SYRIA

Jihadists in Syria wage a propaganda war – against each other

 Since they gained control of the central Syrian city of Ar-Raqqah and its suburbs, jihadist rebel groups have been fighting a propaganda war against one another to mark their territory and draw as many supporters as possible into their ranks. This battle for influence is evidenced by the enormous posters displayed throughout the city, which are starting to annoy the population.

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An enormous poster from the jihadist group Ahrar al-Sham in the city of Ar-Raqqah reads: “We are a nation that God honoured with Islam; if we seek honour elsewhere, God will punish us”.

 

 

Since they gained control of the central Syrian city of Ar-Raqqah and its suburbs, jihadist rebel groups have been fighting a propaganda war against one another to mark their territory and draw as many supporters as possible into their ranks. This battle for influence is evidenced by the enormous posters displayed throughout the city, which are starting to annoy the population.

 

Ar-Raqqah fell to the rebels on March 6. It is the first provincial capital controlled by the rebels after more than two years of fighting in Syria. The new rulers have been striving to make it into a model of what a post-Assad Syria could look like.

 

The city was captured by several jidahist groups, notably the al-Nusra front and Ahrar al-Sham.

 

The Al-Nusra Front inaugurating a new regional religious committee on March 9.

“There is not a single wall without a poster, banner, inscription, or graffiti”

Abu Bakr is a Syrian opposition activist.

 

Everything started when members of the Al-Nusra front began distributing memory cards [for cell phones] to residents. These cards contained jihadist hymns urging listeners to join the group. Then, several other groups, like Ahrar al-Sham, copied them. The technique worked well – crowds of people showed up to collect these free memory cards.

After the hymns, the jihadist groups starting sharing videos of military operations meant to recruit new members. Then, they realized the population could be won over by meeting its needs. So they began to focus on social issues [including medical assistance, food aid, picking up trash, opening Islamic schools, and so on].

 

Each group created communications committees throughout al-Raqqah. So, in each neighbourhood, you can find committees representing many different groups. Sometimes they’re even set up in the street. These committees have launched poster campaigns throughout the city.

 

These posters have spread like wildfire: there is not a single wall without a poster, banner, inscription, or graffiti referring to Islam or glorifying the jihadist groups while calling for people to join their ranks.

 

“How can these groups be so worried over who has the biggest poster, when we are slowly dying here?”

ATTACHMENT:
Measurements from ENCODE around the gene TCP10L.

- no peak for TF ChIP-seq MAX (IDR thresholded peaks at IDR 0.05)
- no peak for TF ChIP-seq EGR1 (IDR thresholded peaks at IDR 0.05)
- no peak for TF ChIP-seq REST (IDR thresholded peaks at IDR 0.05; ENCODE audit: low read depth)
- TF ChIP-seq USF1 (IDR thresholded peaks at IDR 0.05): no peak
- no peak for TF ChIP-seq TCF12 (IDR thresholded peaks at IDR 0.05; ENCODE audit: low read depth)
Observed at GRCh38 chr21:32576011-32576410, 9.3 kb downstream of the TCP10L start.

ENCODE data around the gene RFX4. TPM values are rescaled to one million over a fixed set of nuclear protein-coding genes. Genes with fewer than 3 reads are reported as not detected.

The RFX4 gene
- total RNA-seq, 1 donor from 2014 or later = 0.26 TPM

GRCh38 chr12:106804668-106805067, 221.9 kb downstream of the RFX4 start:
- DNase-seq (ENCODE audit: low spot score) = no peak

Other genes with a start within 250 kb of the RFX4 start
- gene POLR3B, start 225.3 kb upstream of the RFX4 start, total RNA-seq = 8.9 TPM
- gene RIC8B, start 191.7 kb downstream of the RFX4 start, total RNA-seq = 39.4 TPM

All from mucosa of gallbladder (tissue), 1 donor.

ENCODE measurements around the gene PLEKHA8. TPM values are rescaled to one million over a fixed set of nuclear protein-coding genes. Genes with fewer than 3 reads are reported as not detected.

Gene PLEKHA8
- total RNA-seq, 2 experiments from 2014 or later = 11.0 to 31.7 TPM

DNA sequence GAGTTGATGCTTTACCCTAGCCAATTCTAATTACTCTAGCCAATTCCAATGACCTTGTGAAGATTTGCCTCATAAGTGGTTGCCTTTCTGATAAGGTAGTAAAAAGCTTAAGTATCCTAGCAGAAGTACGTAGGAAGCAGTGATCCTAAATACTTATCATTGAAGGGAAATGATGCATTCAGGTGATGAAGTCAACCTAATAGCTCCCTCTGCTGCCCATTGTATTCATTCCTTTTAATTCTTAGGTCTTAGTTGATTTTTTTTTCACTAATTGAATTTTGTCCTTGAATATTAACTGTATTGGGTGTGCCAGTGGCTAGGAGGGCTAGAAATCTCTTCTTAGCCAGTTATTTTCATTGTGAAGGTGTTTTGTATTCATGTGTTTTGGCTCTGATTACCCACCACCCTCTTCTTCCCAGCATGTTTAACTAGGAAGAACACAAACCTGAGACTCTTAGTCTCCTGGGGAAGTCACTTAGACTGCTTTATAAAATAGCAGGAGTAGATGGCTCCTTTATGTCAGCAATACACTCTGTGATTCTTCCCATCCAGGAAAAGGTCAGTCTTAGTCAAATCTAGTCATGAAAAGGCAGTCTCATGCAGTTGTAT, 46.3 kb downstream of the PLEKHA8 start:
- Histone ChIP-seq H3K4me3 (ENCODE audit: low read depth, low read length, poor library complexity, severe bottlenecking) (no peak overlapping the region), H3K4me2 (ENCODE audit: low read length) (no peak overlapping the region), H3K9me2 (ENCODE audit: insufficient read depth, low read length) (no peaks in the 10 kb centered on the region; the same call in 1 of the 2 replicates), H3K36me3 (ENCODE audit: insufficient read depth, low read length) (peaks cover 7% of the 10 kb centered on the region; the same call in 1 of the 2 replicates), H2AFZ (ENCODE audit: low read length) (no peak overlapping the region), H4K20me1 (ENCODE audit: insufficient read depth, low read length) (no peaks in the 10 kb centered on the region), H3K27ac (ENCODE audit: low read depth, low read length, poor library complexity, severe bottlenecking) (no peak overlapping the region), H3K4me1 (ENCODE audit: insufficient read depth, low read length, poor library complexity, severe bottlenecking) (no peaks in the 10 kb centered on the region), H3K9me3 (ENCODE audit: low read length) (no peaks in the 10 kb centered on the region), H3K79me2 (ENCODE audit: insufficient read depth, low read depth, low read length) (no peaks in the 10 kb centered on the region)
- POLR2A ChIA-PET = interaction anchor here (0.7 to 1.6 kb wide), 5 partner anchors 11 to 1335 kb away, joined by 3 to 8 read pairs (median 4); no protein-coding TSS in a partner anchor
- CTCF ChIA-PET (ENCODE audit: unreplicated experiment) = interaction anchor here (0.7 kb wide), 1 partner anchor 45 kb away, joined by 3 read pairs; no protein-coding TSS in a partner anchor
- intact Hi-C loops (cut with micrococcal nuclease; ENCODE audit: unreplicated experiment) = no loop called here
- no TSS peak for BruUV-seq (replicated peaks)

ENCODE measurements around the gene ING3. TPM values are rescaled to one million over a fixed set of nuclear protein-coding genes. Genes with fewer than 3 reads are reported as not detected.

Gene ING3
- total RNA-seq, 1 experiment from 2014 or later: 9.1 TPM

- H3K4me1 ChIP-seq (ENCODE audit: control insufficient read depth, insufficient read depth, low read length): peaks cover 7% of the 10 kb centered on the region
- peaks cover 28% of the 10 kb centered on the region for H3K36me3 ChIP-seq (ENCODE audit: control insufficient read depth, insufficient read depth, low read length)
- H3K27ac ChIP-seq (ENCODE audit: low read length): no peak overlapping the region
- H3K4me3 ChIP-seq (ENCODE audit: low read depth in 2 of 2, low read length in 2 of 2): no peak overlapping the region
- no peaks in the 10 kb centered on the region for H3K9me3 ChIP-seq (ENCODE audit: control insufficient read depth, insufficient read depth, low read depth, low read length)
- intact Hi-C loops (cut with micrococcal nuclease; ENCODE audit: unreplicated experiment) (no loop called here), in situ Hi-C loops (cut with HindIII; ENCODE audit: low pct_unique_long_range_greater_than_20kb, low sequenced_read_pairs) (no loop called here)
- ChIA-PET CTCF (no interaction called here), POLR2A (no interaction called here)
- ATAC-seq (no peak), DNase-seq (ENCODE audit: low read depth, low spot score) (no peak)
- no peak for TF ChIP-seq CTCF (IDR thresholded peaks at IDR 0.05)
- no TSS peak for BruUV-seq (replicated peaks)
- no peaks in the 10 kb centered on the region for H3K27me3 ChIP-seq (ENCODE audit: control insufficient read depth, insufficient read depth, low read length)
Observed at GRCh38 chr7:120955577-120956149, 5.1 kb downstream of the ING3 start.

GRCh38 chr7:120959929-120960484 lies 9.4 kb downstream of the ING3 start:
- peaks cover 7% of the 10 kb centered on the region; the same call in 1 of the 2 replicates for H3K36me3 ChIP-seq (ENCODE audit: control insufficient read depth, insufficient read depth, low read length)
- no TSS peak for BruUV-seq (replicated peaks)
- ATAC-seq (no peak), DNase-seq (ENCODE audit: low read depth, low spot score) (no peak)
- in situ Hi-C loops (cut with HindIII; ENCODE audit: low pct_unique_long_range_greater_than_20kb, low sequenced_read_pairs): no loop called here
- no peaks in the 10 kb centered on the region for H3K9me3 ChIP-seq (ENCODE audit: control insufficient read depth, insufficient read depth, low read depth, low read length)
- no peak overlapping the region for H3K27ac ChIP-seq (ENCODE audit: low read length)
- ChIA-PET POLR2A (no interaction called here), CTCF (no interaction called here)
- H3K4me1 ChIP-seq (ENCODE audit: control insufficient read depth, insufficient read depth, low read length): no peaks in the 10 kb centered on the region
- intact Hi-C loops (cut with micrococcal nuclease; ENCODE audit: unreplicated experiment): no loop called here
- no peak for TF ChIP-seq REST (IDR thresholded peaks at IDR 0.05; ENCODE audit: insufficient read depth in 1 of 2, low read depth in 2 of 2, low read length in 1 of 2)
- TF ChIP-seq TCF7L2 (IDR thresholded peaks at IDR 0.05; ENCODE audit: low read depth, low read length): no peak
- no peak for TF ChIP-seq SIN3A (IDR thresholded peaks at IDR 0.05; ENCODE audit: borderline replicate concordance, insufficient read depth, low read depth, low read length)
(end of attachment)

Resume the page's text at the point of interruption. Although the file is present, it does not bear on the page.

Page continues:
An inscription on this advertising space reads: “Reserved for the Al-Nusra front”.

 

These advertising campaigns are expensive. In our region, there is oil, and several jihadist groups have taken over the oil wells. Thanks to this they are able to fund their campaigns.

Even if part of the population is receptive to this propaganda, the residents of Ar-Raqqah are starting to show their frustration over this silly and useless “war”. I saw with my own eyes a passerby yell at a communications office, “Shame on you, if this is your idea of Islam!”

 

People just cannot understand how these groups can be so obsessed over who has the larger poster, when we are slowly dying here, day by day. Residents lack everything here; aid only reaches us in tiny increments. There is no medicine and some zones in the region are still being bombed by the outposts held by the Syrian army [namely the brigade 93 station, the division 17 station, and the Tabqqah military airport]. People feel that it would be better to secure the area before launching propaganda campaigns.

 

Many are suspicious of the jihadists groups’ intentions. Many of the residents of Ar-Raqqah and Tabqqah are former government bureaucrats. Now, they have nothing left, and they see combatants equipping themselves with brand new weapons, brigade chiefs purchasing flashy new cars to show off downtown, and the communications offices engaging in a completely useless propaganda war.

 

A poster campaign by the communications office of the Ahrar al-Sham movement. May 16, 2013.

 

These large posters and banners are not produced in the region, as the remaining local printers are incapable of making posters over a metre or two in height. Some posters are ordered from Turkey or even sent directly by wealthy sponsors from abroad.

There is now a frenzied competition for wall space. There have even been armed clashes over this between the Al-Nusra front and the Free Syrian Army in Tabqah. I have seen inscriptions on walls that stated “Reserved for the Al-Nusra front, not for the Free Syrian Army”, which goes to show the extent of the dispute between the two groups.

 

Post written with FRANCE 24 journalist Wassim Nasr (@SimNasr).